Second Opinion May Lead to Better Breast Cancer Detection, Treatment Changes
Women with breast cancer who seek a second opinion on their mammograms from experienced specialists at a major cancer center frequently get a new plan for their care, a new study shows. Some even learn that they have cancer in more locations than they think.
After a consultation, 7 percent of all patients in the new study found out that they had more cancer in the same breast - or a previously undiscovered tumor in the other breast. Many other patients received advice from the consulting physicians that altered their imaging or treatment plans.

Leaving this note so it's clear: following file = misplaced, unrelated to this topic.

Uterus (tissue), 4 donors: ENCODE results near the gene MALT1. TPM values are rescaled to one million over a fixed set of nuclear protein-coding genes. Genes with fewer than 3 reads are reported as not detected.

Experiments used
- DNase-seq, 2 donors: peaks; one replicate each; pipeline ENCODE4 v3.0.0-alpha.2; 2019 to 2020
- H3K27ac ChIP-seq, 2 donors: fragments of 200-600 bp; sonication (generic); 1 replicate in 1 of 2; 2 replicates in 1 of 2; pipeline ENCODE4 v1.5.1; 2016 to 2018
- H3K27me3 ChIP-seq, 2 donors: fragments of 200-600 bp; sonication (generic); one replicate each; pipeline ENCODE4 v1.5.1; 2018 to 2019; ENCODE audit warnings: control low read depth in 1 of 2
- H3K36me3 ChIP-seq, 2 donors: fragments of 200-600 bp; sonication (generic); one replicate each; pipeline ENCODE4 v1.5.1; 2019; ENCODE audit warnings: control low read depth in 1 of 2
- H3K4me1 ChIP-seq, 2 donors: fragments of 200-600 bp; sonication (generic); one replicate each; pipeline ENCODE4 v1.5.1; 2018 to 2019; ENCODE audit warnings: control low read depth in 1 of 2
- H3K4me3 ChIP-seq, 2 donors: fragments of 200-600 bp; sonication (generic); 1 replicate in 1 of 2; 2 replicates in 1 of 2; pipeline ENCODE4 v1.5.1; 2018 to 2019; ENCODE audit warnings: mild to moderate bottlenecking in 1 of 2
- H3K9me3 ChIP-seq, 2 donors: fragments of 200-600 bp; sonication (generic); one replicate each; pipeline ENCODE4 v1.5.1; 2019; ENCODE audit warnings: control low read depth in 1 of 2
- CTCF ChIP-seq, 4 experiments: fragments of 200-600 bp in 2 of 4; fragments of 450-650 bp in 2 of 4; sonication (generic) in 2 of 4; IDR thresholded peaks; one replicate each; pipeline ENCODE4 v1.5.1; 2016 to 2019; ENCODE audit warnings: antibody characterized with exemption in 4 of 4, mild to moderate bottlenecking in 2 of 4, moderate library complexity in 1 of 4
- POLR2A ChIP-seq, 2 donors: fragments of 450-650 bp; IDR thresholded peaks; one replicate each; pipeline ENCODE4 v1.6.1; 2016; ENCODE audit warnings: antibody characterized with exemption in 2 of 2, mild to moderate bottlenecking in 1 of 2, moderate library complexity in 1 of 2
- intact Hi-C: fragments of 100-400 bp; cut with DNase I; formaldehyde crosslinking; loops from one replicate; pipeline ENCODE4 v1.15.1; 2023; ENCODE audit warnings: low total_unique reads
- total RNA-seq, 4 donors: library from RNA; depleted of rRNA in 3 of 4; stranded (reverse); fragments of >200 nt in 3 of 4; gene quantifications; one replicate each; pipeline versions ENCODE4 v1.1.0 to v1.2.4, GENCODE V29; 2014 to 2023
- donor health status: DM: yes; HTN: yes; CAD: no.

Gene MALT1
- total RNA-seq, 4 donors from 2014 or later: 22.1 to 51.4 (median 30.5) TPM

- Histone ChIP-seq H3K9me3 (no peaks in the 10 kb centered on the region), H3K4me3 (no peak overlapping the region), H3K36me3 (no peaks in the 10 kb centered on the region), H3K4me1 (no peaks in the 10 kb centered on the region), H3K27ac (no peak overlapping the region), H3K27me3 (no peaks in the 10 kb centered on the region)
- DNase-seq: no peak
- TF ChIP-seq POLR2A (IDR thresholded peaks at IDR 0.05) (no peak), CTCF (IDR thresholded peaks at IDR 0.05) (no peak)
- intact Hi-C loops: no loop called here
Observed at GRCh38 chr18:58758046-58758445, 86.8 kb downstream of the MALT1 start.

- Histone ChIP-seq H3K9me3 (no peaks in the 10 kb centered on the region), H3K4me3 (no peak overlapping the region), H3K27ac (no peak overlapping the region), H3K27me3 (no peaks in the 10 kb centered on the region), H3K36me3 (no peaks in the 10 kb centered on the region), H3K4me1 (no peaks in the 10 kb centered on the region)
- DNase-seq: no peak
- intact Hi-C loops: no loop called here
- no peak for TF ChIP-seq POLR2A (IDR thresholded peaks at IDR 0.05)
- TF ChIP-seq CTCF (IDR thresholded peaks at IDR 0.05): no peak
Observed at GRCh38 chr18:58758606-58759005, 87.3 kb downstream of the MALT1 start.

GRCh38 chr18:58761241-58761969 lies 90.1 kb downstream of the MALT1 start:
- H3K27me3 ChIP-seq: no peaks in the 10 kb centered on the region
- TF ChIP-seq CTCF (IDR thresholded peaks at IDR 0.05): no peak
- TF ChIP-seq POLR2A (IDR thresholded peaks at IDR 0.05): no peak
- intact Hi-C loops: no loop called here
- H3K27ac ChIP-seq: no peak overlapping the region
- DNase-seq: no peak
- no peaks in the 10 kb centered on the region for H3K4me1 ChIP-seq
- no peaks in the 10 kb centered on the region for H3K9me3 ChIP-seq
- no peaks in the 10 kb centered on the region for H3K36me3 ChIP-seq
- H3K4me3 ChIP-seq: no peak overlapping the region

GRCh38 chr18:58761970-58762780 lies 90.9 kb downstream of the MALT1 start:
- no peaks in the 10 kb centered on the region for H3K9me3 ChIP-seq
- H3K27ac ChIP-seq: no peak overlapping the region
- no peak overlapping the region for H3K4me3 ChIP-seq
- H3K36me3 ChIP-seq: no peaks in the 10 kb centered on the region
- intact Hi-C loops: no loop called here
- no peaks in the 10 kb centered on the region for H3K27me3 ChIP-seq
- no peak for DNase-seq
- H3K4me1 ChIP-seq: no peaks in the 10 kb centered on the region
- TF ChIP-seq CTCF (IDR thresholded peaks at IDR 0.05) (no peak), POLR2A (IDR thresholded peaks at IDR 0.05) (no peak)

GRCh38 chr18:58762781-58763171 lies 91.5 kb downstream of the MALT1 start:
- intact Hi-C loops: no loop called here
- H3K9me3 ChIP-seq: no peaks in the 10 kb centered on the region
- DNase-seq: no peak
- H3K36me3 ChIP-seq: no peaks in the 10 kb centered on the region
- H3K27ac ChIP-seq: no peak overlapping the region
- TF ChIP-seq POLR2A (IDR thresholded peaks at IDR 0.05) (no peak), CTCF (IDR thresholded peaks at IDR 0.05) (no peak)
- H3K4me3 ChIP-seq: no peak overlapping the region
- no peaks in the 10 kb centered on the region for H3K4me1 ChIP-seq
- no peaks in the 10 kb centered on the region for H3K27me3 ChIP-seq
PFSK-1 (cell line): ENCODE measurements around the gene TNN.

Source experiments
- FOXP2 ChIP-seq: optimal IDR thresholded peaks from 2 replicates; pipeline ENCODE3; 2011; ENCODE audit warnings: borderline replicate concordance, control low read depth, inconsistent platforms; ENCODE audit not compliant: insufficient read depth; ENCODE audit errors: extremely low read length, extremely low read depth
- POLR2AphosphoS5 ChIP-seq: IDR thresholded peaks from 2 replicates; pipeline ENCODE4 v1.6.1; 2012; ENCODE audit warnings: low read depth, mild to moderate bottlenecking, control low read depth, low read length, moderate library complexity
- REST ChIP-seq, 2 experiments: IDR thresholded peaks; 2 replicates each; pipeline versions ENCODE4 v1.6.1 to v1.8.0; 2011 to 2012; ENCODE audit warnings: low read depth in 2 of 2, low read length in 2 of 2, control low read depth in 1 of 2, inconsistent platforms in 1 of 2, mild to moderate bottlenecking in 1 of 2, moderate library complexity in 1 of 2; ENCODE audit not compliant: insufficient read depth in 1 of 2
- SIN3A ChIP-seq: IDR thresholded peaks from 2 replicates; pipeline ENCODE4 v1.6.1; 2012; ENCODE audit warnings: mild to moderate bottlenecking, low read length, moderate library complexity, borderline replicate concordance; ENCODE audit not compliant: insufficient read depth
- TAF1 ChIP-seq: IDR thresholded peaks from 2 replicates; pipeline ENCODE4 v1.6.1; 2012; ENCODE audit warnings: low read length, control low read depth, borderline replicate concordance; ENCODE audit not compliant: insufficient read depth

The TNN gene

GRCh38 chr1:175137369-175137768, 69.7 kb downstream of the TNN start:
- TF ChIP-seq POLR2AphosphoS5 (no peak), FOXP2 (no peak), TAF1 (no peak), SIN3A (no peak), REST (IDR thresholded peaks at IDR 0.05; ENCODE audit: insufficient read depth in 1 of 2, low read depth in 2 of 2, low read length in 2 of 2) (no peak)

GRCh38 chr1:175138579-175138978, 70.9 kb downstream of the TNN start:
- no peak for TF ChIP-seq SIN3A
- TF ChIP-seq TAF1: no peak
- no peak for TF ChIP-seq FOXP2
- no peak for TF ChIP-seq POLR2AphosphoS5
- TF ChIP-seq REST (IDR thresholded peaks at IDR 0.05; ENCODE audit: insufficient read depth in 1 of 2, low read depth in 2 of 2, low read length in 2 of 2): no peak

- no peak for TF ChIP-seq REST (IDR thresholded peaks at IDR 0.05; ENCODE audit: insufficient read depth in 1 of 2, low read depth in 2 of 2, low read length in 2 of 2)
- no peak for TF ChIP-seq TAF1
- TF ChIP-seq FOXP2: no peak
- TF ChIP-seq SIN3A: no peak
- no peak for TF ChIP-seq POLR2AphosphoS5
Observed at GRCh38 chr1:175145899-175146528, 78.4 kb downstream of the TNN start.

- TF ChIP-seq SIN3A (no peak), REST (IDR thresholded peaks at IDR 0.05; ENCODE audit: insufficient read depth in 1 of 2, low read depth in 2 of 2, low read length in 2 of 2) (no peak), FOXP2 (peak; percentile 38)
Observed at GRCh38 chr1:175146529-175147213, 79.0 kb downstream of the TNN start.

These new research findings, made by a team at the University of Michigan Comprehensive Cancer Center, were presented at the national meeting of the Radiological Society of North America.
The data show that seeking a second opinion for breast cancer may make a big difference in a patient's diagnosis and treatment. Second opinions are often covered by insurance, but patients usually need to seek them on their own.